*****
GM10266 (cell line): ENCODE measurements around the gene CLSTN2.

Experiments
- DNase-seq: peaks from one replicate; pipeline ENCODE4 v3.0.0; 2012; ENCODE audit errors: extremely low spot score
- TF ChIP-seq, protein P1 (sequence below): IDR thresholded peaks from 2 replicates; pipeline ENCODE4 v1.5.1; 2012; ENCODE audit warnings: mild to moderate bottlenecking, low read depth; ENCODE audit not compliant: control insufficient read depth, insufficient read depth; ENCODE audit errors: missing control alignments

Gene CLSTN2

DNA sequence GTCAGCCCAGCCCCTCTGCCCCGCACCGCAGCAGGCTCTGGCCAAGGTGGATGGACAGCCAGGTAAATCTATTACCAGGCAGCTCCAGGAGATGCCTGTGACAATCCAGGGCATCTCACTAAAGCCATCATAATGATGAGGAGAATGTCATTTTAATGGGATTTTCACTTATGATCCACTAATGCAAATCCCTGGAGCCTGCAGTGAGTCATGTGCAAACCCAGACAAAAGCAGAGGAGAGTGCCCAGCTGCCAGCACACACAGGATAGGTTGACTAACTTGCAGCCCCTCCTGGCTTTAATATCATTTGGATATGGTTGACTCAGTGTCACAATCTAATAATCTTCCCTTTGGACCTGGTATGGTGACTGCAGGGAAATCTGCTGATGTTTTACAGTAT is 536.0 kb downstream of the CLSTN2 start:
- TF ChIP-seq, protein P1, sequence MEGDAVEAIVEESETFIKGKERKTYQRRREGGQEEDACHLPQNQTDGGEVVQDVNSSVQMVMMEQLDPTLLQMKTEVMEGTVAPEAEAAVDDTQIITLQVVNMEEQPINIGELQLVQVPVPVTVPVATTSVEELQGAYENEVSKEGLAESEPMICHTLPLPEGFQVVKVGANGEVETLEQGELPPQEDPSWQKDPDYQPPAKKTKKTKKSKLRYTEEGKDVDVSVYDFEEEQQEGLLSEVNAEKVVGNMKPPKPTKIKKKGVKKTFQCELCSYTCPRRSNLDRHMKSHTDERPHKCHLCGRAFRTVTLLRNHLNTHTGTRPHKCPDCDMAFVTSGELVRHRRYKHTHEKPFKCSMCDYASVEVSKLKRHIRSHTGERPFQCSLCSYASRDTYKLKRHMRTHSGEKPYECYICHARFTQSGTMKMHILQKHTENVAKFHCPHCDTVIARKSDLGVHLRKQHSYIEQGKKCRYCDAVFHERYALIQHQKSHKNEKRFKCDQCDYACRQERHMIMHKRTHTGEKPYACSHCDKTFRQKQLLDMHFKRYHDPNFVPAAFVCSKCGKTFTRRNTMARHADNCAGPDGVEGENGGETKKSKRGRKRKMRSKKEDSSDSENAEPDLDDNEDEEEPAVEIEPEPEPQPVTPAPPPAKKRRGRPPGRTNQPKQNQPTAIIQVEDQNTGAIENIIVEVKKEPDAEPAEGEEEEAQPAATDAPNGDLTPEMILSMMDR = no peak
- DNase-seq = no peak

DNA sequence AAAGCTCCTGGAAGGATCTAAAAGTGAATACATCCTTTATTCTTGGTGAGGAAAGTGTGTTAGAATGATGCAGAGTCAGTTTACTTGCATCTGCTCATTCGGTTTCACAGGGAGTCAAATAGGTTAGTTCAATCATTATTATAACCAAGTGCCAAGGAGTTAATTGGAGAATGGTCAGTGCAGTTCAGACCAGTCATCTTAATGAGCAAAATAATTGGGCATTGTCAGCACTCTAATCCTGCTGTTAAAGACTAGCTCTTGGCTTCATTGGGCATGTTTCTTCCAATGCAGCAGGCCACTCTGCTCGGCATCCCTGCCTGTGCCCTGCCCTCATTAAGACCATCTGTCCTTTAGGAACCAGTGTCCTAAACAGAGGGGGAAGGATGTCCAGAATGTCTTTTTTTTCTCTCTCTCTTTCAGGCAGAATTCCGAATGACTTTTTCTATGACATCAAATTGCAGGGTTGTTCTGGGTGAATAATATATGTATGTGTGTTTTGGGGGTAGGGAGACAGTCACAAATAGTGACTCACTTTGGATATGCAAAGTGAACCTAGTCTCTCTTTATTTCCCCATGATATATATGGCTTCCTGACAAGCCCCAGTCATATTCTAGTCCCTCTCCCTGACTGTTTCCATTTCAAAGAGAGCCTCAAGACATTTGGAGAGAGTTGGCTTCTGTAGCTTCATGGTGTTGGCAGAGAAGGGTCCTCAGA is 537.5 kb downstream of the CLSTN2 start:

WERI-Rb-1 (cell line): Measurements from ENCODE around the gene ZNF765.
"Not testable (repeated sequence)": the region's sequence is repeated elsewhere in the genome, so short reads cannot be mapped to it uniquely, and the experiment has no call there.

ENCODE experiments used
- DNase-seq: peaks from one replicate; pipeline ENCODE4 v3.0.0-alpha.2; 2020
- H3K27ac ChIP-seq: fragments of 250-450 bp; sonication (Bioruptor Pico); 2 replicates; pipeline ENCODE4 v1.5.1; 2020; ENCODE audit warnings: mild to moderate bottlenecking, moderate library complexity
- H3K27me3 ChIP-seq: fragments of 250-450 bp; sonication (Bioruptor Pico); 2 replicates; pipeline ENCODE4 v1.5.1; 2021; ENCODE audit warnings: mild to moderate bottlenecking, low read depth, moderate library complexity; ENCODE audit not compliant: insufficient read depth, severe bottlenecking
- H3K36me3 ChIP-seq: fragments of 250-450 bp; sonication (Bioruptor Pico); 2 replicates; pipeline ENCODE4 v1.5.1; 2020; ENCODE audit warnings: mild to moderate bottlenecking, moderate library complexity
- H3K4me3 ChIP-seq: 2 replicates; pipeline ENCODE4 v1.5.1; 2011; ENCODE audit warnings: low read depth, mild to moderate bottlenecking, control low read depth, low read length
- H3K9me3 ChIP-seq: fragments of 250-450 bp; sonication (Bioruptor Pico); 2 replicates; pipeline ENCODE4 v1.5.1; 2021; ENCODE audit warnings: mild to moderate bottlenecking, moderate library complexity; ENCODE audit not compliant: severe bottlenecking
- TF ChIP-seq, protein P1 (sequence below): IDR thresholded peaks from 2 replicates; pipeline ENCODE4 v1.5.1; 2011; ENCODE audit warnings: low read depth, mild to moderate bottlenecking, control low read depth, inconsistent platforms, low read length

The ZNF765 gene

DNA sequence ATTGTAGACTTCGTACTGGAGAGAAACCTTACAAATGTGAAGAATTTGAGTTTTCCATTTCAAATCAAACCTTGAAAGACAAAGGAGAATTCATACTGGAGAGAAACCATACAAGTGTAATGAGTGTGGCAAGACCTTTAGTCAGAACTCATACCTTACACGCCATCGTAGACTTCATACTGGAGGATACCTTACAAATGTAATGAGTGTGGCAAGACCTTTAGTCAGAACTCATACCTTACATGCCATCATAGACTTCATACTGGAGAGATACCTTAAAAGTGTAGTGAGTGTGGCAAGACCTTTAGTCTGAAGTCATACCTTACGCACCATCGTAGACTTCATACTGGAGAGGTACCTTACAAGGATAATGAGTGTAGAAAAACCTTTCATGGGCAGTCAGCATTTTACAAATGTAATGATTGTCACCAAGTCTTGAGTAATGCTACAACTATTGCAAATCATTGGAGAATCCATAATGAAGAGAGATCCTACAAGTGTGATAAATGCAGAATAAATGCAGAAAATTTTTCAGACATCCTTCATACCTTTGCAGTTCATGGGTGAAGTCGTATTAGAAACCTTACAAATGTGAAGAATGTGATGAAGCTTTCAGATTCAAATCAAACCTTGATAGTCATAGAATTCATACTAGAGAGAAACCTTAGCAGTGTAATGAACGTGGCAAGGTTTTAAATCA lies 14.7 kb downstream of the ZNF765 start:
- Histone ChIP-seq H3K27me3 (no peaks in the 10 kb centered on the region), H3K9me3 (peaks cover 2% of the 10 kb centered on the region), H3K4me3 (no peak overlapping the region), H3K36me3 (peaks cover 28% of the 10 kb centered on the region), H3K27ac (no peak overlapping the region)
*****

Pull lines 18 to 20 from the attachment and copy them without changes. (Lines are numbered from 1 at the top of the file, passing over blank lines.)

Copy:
- H3K9me3 ChIP-seq: fragments of 250-450 bp; sonication (Bioruptor Pico); 2 replicates; pipeline ENCODE4 v1.5.1; 2021; ENCODE audit warnings: mild to moderate bottlenecking, moderate library complexity; ENCODE audit not compliant: severe bottlenecking
- TF ChIP-seq, protein P1 (sequence below): IDR thresholded peaks from 2 replicates; pipeline ENCODE4 v1.5.1; 2011; ENCODE audit warnings: low read depth, mild to moderate bottlenecking, control low read depth, inconsistent platforms, low read length

The ZNF765 gene